Four Market Traits AAII Members Would Change

Posted on July 3, 2014 | AAII Survey

This week’s AAII Sentiment Survey special question asked AAII members about the one thing they would change about the current market environment if they had a magic wand to do so. Responses were varied, though they primarily fell into one of four categories. The largest number of respondents (18%) said they would alter monetary policy or raise interest rates. This group also includes respondents who want to know how the Federal Reserve intends to end monetary stimulus. The second-largest group (17%) said they would alter Washington politics. These changes include the politicians themselves, regulations or the tax code. About 14% would change the market environment. Some would reduce current valuations, while others said they would end high-frequency trading or dark pools. Changing the pace of economic growth came in fourth, with about 9% of respondents saying they would accelerate it.

Here is a sampling of the responses:

  • “Speaking selfishly, stock prices should come down to earth.”
  • “Get better clarity from the Fed on how they are going to unwind quantitative easing.”
  • “I’d stop the high-frequency trading.”
  • “Continued improvement in real job growth.”
  • “Have the Fed raise interest rates sooner.”

Social Security’s Lump-Sum Payment Option

Posted on July 3, 2014 | Investor Update

The Social Security Administration offers the chance to receive a lump-sum payment of up to six months’ worth of benefits. It’s not a well-known option, but it is available to anyone meeting the basic requirements. There are also caveats to consider.

Retroactive benefits can be claimed by a person who has reached full retirement age (FRA) and is not currently collecting benefits. FRA is currently 66 for those born between 1943 and 1954. It increases in two-month increments for those born between 1955 and 1959. Those born in 1960 or later will not reach full retirement age until they turn 67.

Full retirement age is the year at which a person first becomes eligible for the primary insurance amount. Social Security benefits can be claimed prior to the FRA, but they will be below the primary insurance amount. Conversely, if claiming is postponed, delayed retirement credits increase the benefits until age 70. The increase in benefits is why conventional wisdom calls for delaying the claiming decision until as close as possible to age 70 for those in good health.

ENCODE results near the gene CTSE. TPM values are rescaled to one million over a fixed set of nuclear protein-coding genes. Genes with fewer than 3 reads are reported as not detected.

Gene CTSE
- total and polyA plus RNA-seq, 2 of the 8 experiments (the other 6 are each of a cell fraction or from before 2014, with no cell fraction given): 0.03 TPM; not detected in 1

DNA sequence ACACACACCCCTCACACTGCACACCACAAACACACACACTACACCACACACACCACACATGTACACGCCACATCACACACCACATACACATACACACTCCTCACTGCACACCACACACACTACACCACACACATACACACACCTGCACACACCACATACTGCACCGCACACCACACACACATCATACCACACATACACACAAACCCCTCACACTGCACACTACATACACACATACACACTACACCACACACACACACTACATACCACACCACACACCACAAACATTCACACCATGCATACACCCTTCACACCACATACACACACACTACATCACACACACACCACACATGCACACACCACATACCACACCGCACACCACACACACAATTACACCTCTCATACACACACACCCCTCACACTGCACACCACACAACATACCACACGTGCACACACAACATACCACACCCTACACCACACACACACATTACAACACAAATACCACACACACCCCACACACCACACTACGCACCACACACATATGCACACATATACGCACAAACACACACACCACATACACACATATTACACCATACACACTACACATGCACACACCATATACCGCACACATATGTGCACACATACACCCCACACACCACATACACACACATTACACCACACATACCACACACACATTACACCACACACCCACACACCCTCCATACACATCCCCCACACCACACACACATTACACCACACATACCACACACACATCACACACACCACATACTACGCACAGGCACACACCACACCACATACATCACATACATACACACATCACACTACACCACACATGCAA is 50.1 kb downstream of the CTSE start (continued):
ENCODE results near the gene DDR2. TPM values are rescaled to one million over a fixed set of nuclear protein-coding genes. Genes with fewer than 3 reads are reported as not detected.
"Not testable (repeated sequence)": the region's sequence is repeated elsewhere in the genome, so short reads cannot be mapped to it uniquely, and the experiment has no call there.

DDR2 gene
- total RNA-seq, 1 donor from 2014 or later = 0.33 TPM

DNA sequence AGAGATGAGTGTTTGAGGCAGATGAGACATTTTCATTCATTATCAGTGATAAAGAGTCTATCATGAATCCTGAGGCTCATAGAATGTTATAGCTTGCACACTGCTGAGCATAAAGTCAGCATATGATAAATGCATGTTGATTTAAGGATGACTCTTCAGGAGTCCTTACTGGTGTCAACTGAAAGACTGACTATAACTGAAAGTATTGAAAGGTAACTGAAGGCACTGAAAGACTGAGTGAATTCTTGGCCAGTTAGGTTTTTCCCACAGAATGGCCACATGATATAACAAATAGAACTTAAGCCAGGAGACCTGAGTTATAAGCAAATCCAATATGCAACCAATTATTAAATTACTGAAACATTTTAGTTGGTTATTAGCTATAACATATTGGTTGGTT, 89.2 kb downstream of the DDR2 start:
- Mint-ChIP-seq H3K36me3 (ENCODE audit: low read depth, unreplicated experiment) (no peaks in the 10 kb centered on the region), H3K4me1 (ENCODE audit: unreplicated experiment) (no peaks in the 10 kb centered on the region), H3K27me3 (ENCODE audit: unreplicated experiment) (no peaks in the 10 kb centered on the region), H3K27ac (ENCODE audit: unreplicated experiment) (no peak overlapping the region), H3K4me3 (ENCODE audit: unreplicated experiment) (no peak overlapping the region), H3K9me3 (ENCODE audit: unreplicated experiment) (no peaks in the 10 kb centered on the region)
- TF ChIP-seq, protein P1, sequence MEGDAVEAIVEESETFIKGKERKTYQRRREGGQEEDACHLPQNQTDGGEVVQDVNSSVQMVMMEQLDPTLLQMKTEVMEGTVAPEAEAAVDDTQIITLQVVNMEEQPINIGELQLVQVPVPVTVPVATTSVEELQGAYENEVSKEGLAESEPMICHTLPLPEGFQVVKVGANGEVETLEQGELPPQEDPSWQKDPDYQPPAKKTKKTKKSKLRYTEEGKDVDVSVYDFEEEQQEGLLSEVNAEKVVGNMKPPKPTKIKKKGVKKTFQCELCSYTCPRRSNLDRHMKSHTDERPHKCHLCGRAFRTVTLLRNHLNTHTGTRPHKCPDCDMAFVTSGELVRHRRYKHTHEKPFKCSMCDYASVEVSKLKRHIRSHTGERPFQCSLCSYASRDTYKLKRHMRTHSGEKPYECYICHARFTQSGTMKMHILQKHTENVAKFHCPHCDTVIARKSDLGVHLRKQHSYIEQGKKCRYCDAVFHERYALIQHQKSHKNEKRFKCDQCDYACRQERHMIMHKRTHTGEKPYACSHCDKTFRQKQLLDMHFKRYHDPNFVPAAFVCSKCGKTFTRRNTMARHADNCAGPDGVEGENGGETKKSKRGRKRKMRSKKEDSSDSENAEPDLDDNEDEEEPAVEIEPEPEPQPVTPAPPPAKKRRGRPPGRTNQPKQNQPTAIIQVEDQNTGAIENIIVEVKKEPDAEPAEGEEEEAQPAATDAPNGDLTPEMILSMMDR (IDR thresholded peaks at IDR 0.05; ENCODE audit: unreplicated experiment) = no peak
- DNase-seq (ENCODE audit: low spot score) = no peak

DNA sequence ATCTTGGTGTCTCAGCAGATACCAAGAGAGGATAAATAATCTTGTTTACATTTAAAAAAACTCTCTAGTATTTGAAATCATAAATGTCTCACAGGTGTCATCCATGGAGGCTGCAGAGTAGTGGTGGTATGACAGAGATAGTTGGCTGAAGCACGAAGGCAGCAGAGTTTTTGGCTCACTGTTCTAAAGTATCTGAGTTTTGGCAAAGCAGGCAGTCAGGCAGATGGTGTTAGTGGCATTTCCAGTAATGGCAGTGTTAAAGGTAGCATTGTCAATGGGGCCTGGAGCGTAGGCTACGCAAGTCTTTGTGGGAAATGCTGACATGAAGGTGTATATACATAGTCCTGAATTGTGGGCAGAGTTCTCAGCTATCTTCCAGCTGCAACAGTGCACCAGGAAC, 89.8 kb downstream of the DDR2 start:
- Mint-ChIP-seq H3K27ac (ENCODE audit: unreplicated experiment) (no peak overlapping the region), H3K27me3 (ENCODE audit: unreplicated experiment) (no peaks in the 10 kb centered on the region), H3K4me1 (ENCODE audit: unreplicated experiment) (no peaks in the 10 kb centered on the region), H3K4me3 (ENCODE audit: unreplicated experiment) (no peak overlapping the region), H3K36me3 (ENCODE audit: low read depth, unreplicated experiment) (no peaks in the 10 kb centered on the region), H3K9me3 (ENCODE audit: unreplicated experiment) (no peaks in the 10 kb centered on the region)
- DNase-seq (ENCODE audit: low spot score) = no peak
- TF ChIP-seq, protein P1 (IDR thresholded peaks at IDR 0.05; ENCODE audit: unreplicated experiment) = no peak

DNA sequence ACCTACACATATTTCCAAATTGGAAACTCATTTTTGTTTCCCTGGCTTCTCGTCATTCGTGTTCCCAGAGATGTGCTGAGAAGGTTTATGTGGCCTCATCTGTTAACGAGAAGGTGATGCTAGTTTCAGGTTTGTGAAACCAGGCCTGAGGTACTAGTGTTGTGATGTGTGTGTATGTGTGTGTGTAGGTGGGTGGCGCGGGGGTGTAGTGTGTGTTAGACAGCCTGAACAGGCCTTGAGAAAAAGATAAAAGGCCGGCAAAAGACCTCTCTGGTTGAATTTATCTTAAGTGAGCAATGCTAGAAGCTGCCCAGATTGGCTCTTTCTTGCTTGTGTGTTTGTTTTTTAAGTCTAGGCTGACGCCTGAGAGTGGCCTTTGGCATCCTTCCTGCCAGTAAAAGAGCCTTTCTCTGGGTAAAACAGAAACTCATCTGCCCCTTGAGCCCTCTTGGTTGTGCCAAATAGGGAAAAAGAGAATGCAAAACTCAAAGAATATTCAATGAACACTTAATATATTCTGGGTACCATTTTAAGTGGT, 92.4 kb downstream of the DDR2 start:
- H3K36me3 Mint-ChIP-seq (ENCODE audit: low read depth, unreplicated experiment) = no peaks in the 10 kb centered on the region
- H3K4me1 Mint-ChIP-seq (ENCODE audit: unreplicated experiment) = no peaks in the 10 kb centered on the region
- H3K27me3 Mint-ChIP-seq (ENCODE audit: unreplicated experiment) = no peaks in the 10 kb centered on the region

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A Short Week for U.S. Markets

Posted on July 3, 2014 | Stock Superstars Report

U.S. markets closed at 12:00 p.m. CST on Thursday in observance of Independence Day. Despite the shortened week, investors pushed the Dow Jones industrial average above the 17,000 threshold for the first time. Following the Dow’s lead, the S&P 500 also hit a record-setting level of 1,982 on Thursday.

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Mergers, One Deletion and the July Monthly Report

Posted on July 3, 2014 | Dividend Investing

The July monthly report, Dial “M” for Merger, is now available. In it, we discuss the five pending mergers DI stocks are involved with…

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Sell OF THE WEEK 7/2/2014

Posted on July 2, 2014 | Podcast

AAII Journal Editor Charles Rotblut explains to Chuck Jaffe of MarketWatch why General Mills, Inc. (GIS) is his “Sell of the Week” on the MoneyLife Radio Program. MoneyLife is a daily personal finance show that sorts through the financial clutter to bring you the information you need to lead the MoneyLife.

Audio url: Sell of the week

Avoiding Probate Through Account Titling

Posted on July 1, 2014 | AAII Journal

Joint ownership can make transferring assets at death easy, though the three types have implications that must be thought through.

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Fixed-Income Allocations Rebound to a Four-Month High

Posted on July 1, 2014 | AAII Survey